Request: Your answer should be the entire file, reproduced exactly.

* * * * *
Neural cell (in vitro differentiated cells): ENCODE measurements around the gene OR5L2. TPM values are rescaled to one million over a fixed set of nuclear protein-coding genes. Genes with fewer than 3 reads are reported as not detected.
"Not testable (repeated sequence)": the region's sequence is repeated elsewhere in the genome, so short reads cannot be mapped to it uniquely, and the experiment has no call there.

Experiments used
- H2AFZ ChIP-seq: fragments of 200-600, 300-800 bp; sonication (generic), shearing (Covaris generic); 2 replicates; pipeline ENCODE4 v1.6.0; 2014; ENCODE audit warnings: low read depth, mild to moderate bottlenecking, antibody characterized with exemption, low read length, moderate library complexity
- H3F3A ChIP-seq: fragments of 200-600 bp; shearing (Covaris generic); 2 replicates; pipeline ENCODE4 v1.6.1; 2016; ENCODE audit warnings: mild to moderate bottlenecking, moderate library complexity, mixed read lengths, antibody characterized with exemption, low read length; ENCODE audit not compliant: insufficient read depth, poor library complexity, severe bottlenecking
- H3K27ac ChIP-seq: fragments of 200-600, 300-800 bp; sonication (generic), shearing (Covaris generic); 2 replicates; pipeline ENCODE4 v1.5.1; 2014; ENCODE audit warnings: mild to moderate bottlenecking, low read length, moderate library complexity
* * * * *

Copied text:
Neural cell (in vitro differentiated cells): ENCODE measurements around the gene OR5L2. TPM values are rescaled to one million over a fixed set of nuclear protein-coding genes. Genes with fewer than 3 reads are reported as not detected.
"Not testable (repeated sequence)": the region's sequence is repeated elsewhere in the genome, so short reads cannot be mapped to it uniquely, and the experiment has no call there.

Experiments used
- H2AFZ ChIP-seq: fragments of 200-600, 300-800 bp; sonication (generic), shearing (Covaris generic); 2 replicates; pipeline ENCODE4 v1.6.0; 2014; ENCODE audit warnings: low read depth, mild to moderate bottlenecking, antibody characterized with exemption, low read length, moderate library complexity
- H3F3A ChIP-seq: fragments of 200-600 bp; shearing (Covaris generic); 2 replicates; pipeline ENCODE4 v1.6.1; 2016; ENCODE audit warnings: mild to moderate bottlenecking, moderate library complexity, mixed read lengths, antibody characterized with exemption, low read length; ENCODE audit not compliant: insufficient read depth, poor library complexity, severe bottlenecking
- H3K27ac ChIP-seq: fragments of 200-600, 300-800 bp; sonication (generic), shearing (Covaris generic); 2 replicates; pipeline ENCODE4 v1.5.1; 2014; ENCODE audit warnings: mild to moderate bottlenecking, low read length, moderate library complexity